A Letter to My Male Friends Who May Not Know That They Are Women

By

Dearest loves,

As you are, I am stricken. I am devastated. I am unmade.

We have all felt a terrible blow. And yet, of course, we all feel it differently, and have different understandings of what has befallen us, and what is to come. What I fear now is that the extent of my sorrow and devastation will seem unaccountable to many who are close to me. That this terrible thing that has happened to all of us will divide me from those I hold most dear. I feel I must write to you, my closest and most important friends, so that when we are together you can understand why I am so changed.

I woke up on the morning of November 9 with a new body. The first thing I discovered, and it’s been a surprise, is that I am female. I stood in the bathroom and looked at my breasts in the mirror. How strange that these familiar shapes now mean something new.

Deep in the night of the election, I felt a storm of hate, one that had obviously been building for months, years, decades, but was now rising to unimaginable heights, striking like terrible lightning through my physical body. I felt this hate was directed very, very precisely, at me. It said that my claims to be fully human were rejected utterly, and that the destruction of everything I loved would be reveled in. I am taking this very personally.

More than 60 million people have chosen to support and condone a leader who does not believe I am fully human. Because I am female. Because, when I take my shirt off I see breasts. Because I have a clit. And because I am queer—queerness ignites a gender panic, a hatred, which is at its roots misogynistic. And again because I live in a city, because I read books, and I write, and I make art. Because I practice meditation. Because I wear my hair a certain way. Because of what I value and because of everything I love. As I examine my life and myself, wherever I look, there is nothing about me that is not hated by that hate.

And yet as I feel that hatred coursing through me, I discover that my body is not only what I can see in the mirror. I feel the hatred reach and run through every female body. Every little girl, watching and puzzled, trying to discover who she is and can be. Every old lady and every embryo. My female body is huge; it contains millions. I feel the hate running through my queer body, male and female and trans and in drag and undefinable. My body grows, mysterious and enormous. I feel it running through all the people on the subway with me, every single resident of New York City. I feel the hatred attack every Muslim-American and every immigrant and every person of color. By where the hatred goes, I know who I am. I feel it coursing through every book on my shelf, through libraries and campuses, through professors and students and scientists, through therapists and social workers and aid workers, through peace activists and do-gooders, through writers and artists. I feel the hatred striking everywhere that inner life is valued and treasured, everywhere there is a subjectivity that declares itself to be fully human, uncontrolled and uncontrollable by authority.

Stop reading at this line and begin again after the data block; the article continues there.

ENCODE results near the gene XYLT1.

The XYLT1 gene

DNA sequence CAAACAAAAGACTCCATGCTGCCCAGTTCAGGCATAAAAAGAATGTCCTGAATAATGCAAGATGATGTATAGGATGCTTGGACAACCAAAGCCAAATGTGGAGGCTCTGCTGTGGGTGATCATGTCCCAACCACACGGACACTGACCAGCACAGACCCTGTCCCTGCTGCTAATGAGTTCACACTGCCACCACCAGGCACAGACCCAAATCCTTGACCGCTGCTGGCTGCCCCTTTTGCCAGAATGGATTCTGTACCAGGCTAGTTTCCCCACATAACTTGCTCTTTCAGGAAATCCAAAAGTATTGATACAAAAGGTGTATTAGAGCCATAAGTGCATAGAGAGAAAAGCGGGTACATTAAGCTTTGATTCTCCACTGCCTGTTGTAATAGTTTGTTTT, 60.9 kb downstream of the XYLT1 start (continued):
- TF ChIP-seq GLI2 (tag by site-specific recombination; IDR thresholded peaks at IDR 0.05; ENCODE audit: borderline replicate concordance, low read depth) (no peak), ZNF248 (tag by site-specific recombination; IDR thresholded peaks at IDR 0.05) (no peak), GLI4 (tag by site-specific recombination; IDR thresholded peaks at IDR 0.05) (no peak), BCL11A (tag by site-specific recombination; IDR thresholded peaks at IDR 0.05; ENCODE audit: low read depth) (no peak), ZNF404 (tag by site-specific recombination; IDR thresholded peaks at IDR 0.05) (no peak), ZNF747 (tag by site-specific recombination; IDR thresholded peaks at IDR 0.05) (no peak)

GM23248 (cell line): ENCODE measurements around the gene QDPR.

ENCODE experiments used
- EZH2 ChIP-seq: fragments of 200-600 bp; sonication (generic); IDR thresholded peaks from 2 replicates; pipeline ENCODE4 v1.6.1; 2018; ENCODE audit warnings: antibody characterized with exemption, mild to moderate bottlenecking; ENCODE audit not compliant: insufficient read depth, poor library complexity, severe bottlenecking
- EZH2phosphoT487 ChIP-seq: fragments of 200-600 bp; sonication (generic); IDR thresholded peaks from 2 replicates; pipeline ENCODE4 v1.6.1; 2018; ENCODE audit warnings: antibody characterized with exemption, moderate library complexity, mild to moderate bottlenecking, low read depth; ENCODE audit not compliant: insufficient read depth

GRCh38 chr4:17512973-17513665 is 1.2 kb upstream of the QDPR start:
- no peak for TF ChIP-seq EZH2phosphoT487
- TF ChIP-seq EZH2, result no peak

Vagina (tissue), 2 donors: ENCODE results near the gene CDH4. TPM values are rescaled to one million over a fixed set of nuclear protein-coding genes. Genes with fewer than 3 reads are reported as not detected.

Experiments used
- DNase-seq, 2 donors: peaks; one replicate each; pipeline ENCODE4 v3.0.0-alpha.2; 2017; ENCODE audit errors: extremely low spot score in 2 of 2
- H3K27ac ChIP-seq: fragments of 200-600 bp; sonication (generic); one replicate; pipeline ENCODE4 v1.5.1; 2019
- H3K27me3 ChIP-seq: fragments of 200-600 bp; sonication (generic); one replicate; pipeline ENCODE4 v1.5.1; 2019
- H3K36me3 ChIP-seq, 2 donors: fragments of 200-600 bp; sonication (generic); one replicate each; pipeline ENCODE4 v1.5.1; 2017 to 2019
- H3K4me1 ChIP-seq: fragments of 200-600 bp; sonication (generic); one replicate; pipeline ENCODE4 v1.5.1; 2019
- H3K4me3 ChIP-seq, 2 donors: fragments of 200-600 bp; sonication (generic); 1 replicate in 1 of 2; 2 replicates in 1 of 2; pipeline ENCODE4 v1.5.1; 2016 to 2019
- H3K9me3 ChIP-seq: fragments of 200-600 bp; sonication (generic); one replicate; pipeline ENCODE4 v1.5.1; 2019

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I understand that not every part of my new body loves me, or wishes to be defined as part of me. Many or most may be offended by the idea. This is a body I do not have, or claim, agency over, a body I cannot and do not appropriate, colonize, or control. It is a body of subjectivities, all nerve endings: a body of feeling.

I am aware that many parts of my new body also hate me, and may feel that they themselves are not fully human, and that many parts of my new body voted for a world that condones and ratifies this hatred. This body is riddled with self-hatred and fear.

I am walking through the streets alternately crying and raging. If I see you, there may be tears running down my face. I am afraid for the world. I am afraid for my friendships. Some people I love may have wished for this devastation. Some people I love may not be feeling this blow in their own body. Some people I love may not be able to recognize it in mine. Some of my male friends may not know that they are women. I am afraid that when my friends look at me, they won’t recognize their own lightning-struck body looking back.

November 12, 2016

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Photograph of a November 12, 2016 protest in New York City provided by the author.


Sal Randolph is an artist who lives in Brooklyn and works between language and action. Her projects have been seen recently at Cooper Union, Denny Gallery, Wave Pool, Asian Arts Theater, Le Centre Culturel de Cerisy, and at the Akademie der Kunst in Berlin. She is the co-founder of dispersed holdings, an artist-run listening and publication space. New language work is in Otoliths, Queen Mob's Teahouse, the anthology Dream Closet, and forthcoming in La Vague. She is also writing a novel on Twitter: @driftictation. More from this author →